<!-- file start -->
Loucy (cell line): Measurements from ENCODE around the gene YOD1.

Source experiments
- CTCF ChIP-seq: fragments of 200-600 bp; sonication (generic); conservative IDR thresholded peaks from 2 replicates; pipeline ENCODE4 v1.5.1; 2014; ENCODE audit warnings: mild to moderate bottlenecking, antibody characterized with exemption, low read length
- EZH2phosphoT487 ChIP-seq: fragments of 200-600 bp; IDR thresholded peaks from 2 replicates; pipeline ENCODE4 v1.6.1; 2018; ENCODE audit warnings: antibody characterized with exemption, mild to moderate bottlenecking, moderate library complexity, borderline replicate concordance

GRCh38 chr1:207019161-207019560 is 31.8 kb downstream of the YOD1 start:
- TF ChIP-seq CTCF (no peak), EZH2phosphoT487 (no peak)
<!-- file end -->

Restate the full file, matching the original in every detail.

Loucy (cell line): Measurements from ENCODE around the gene YOD1.

Source experiments
- CTCF ChIP-seq: fragments of 200-600 bp; sonication (generic); conservative IDR thresholded peaks from 2 replicates; pipeline ENCODE4 v1.5.1; 2014; ENCODE audit warnings: mild to moderate bottlenecking, antibody characterized with exemption, low read length
- EZH2phosphoT487 ChIP-seq: fragments of 200-600 bp; IDR thresholded peaks from 2 replicates; pipeline ENCODE4 v1.6.1; 2018; ENCODE audit warnings: antibody characterized with exemption, mild to moderate bottlenecking, moderate library complexity, borderline replicate concordance

GRCh38 chr1:207019161-207019560 is 31.8 kb downstream of the YOD1 start:
- TF ChIP-seq CTCF (no peak), EZH2phosphoT487 (no peak)